I'd like to begin with a little background. I've been out of work for more than I'd like, and of course haven't had insurance for quite some time. The only thing I knew about pre-heart attack was a history of Reactive Arthritis, a form of Spondylitis, which appears to be in remission knock on wood. In the years since I last had health insurance I've had plenty of autoimmune type symptoms: arthritis, weird aches and pains, sensitivity to hot and cold, rashes that come and go, muscle cramps/spasms, EXTREME exhaustion, etc. I always thought it was part of the Reactive Arthritis. Then I had a heart attack earlier this year.
After the heart attack I've been lucky enough to get on a local low income insurance plan and decided to see about those symptoms I'd been having for years. Thankfully the day I went to see the in-plan clinic my inflammation levels were high enough to get a referral to a Rheumatologist. He did some tests and diagnosed me with Hashimoto's Thyroiditis. A discovery which was, while disconcerting that I have another autoimmune disease, exhilarating because all of the symptoms I'd been suffering from for years suddenly fell into place.
Unfortunately, my primary care physician doesn't agree with the diagnosis and won't let me see an endocrinologist and has sent me to another Rheumatologist for a second opinion. He said that he doesn't treat TSH levels until they get above 9. Mine are currently around 5.5. After digging around about these test results I discovered that aspirin apparently lowers all thyroid hormone measurements, "Single-dose aspirin or salsalate decreased ... various total and free thyroid hormone measurements. One week of aspirin or salsalate decreased total T(4), free T(4) (salsalate only), total T(3), free T(3), and TSH." Needless to say that after the heart attack I'm on a daily dose of aspirin as well as a blood thinner and blood pressure med.
That said, even if there weren't mitigating circumstances regarding the accuracy of my test results, even a 5.5 is high enough to be diagnosed as hypothyroid from what I've read. According to the American Association of Endocrinologists in 2003, "Until November 2002, doctors had relied on a normal TSH level ranging from 0.5 to 5.0 to diagnose and treat patients with a thyroid disorder who tested outside the boundaries of that range. Now AACE encourages doctors to consider treatment for patients who test outside the boundaries of a narrower margin based on a target TSH level of 0.3 to 3.04." So even at the old levels, my TSH is on the high side. If you add into that fact that my levels are lower due to daily aspirin use then I'm quite sure that I'm hypothyroid. Given my history of autoimmune disease, there's really no other explanation for my hypothyroidism than Hashimoto's. Forgive the lengthy treatise, but this has been so frustrating I could spit nails.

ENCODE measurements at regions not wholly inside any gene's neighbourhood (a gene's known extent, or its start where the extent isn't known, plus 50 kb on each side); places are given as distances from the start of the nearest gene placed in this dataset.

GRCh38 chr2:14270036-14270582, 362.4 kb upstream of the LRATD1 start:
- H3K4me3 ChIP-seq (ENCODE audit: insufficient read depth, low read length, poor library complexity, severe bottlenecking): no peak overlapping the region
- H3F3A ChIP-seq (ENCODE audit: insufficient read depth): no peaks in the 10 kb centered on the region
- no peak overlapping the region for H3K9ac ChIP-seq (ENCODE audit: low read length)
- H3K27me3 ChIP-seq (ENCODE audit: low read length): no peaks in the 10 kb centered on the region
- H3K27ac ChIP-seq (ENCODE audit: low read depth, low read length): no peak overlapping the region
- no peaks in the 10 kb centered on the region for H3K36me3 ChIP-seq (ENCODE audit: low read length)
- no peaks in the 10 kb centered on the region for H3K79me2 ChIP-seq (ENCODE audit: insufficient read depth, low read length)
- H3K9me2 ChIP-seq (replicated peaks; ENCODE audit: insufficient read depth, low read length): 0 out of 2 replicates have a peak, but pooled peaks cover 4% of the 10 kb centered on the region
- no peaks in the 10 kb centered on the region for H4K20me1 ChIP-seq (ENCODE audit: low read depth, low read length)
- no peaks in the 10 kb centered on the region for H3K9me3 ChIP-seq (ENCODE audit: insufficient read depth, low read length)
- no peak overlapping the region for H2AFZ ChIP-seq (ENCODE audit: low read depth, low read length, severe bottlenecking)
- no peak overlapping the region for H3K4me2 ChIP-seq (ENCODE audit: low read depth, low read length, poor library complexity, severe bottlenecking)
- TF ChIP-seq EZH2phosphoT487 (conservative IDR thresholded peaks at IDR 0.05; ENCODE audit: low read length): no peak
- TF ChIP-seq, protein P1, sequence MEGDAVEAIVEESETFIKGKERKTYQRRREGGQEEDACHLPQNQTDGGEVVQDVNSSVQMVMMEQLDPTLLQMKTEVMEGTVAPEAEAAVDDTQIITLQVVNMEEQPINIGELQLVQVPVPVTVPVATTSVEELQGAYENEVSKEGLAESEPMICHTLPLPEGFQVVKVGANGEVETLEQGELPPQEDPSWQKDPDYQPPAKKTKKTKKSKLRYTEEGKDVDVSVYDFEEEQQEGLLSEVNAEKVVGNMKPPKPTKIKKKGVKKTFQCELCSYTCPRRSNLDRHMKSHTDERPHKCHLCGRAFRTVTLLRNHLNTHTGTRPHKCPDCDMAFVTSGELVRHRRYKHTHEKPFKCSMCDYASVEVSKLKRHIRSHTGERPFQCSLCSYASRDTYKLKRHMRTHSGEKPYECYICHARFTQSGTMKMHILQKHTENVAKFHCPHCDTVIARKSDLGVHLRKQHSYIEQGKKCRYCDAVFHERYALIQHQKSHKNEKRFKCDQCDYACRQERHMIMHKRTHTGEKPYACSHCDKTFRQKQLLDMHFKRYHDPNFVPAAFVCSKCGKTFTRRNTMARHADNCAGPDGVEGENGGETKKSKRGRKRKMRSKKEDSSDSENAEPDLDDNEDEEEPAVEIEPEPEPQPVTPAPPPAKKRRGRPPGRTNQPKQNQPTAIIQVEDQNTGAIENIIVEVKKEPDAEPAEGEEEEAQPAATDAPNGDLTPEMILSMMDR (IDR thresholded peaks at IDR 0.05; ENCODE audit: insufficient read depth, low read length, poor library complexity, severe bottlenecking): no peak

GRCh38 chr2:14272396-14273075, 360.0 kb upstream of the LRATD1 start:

Anyways, one of the "symptoms" of Hashimoto's is high LDL. Mine was over 300 when I went to the hospital with the heart attack. Mine was not a mild heart attack, it was a full-blown STEMI. While I didn't pass out I nearly did and I fell down a couple times in an attempt to walk to get help. It was the worst pain I've ever felt and I really don't know how I found the strength to get up and get help. Now I suffer from angina just walking to the mailbox and I'm not even 40.
I've yet to meet a doctor who is willing to confirm that autoimmune issues are related to my heart attack, in fact they consistently say they have no clue why I had one. While I am a bit overweight and I've got the high cholesterol, so does my Mom who is much heavier and in her 60's. It really has been a, "What the hell?!" experience. Every cardiologist I talked to has no idea. I always ask about any autoimmune connection and most clam up about it, a few said it was a possibility in some universe, and an EMT (from when my stent got blocked within two months of the heart attack) said it's absolutely related - go figure.
I'm guessing it was the high LDL, which perhaps can be laid at the feet of Hashimoto's, although I wonder if there's something else about the autoimmune factor that we've yet to understand. High cholesterol runs in my family (in raw totals Mom's was 600, cousin's was 500, I've hovered around 350-400) but I'm not sure if anyone had such high LDL levels specifically. The only person who died of heart disease was my Grandmother but she was in her eighties. I'm the only one who has had major autoimmune issues and a heart attack before 60. It's the only thing that makes any sense to me. I've only started researching this, and I've got so many things to do I haven't delved that deeply but I can't believe that it's an isolated factor.
As to your case, if there's anything I've learned from my experience don't fool around with chest pain - that goes for everyone. I very nearly died and I could have gotten help much sooner - like four days sooner when the pain first started. Because of the whole insurance thing I waited, but I'm sure less damage would have been done if I had gotten help sooner. According to my cardiologist, they can always see the damage from a previous heart attack on an EKG, so maybe that's what your doctor is referring to. Your Dad's story is a bit disconcerting. I dread the idea of having another heart attack, but I kind of feel like I'm doomed to another one. Regardless of my fate, I wish you the very best. I know how difficult it can be living with not only autoimmune but cardiac issues, so my heart (pardon the pun) goes out to you!